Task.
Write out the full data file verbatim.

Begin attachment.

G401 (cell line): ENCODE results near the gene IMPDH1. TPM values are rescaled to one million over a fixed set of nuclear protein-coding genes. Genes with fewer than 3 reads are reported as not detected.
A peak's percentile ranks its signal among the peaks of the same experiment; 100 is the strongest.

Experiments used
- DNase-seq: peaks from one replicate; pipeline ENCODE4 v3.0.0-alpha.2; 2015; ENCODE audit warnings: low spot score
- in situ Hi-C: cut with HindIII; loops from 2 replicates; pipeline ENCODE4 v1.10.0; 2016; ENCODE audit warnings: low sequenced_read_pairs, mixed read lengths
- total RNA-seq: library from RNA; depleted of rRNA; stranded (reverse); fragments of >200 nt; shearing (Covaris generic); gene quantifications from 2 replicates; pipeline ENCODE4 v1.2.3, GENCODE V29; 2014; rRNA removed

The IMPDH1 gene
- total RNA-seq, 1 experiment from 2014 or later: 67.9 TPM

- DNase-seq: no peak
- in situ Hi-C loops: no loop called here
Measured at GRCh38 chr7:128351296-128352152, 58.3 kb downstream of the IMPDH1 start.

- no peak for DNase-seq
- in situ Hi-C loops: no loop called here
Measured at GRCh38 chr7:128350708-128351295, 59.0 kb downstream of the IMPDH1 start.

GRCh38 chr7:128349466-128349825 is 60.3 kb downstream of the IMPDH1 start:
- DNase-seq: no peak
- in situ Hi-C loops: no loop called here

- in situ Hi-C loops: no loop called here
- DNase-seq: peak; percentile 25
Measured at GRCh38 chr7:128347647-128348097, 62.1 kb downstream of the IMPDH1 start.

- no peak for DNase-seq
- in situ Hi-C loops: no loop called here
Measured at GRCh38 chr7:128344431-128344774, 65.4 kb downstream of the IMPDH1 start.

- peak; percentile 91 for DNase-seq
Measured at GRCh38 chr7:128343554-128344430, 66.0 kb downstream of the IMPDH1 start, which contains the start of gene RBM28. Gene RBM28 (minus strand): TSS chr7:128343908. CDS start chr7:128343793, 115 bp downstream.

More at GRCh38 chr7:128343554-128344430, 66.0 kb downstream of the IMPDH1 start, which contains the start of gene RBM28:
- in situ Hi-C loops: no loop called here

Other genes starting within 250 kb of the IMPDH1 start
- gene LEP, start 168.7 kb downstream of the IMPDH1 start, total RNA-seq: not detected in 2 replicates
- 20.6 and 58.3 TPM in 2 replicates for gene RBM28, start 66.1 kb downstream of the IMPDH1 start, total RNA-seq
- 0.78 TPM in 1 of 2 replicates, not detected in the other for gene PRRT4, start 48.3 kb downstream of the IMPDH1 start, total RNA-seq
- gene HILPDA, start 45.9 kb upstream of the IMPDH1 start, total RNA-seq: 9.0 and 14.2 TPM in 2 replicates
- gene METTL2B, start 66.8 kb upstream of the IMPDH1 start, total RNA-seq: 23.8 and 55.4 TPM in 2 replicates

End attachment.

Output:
G401 (cell line): ENCODE results near the gene IMPDH1. TPM values are rescaled to one million over a fixed set of nuclear protein-coding genes. Genes with fewer than 3 reads are reported as not detected.
A peak's percentile ranks its signal among the peaks of the same experiment; 100 is the strongest.

Experiments used
- DNase-seq: peaks from one replicate; pipeline ENCODE4 v3.0.0-alpha.2; 2015; ENCODE audit warnings: low spot score
- in situ Hi-C: cut with HindIII; loops from 2 replicates; pipeline ENCODE4 v1.10.0; 2016; ENCODE audit warnings: low sequenced_read_pairs, mixed read lengths
- total RNA-seq: library from RNA; depleted of rRNA; stranded (reverse); fragments of >200 nt; shearing (Covaris generic); gene quantifications from 2 replicates; pipeline ENCODE4 v1.2.3, GENCODE V29; 2014; rRNA removed

The IMPDH1 gene
- total RNA-seq, 1 experiment from 2014 or later: 67.9 TPM

- DNase-seq: no peak
- in situ Hi-C loops: no loop called here
Measured at GRCh38 chr7:128351296-128352152, 58.3 kb downstream of the IMPDH1 start.

- no peak for DNase-seq
- in situ Hi-C loops: no loop called here
Measured at GRCh38 chr7:128350708-128351295, 59.0 kb downstream of the IMPDH1 start.

GRCh38 chr7:128349466-128349825 is 60.3 kb downstream of the IMPDH1 start:
- DNase-seq: no peak
- in situ Hi-C loops: no loop called here

- in situ Hi-C loops: no loop called here
- DNase-seq: peak; percentile 25
Measured at GRCh38 chr7:128347647-128348097, 62.1 kb downstream of the IMPDH1 start.

- no peak for DNase-seq
- in situ Hi-C loops: no loop called here
Measured at GRCh38 chr7:128344431-128344774, 65.4 kb downstream of the IMPDH1 start.

- peak; percentile 91 for DNase-seq
Measured at GRCh38 chr7:128343554-128344430, 66.0 kb downstream of the IMPDH1 start, which contains the start of gene RBM28. Gene RBM28 (minus strand): TSS chr7:128343908. CDS start chr7:128343793, 115 bp downstream.

More at GRCh38 chr7:128343554-128344430, 66.0 kb downstream of the IMPDH1 start, which contains the start of gene RBM28:
- in situ Hi-C loops: no loop called here

Other genes starting within 250 kb of the IMPDH1 start
- gene LEP, start 168.7 kb downstream of the IMPDH1 start, total RNA-seq: not detected in 2 replicates
- 20.6 and 58.3 TPM in 2 replicates for gene RBM28, start 66.1 kb downstream of the IMPDH1 start, total RNA-seq
- 0.78 TPM in 1 of 2 replicates, not detected in the other for gene PRRT4, start 48.3 kb downstream of the IMPDH1 start, total RNA-seq
- gene HILPDA, start 45.9 kb upstream of the IMPDH1 start, total RNA-seq: 9.0 and 14.2 TPM in 2 replicates
- gene METTL2B, start 66.8 kb upstream of the IMPDH1 start, total RNA-seq: 23.8 and 55.4 TPM in 2 replicates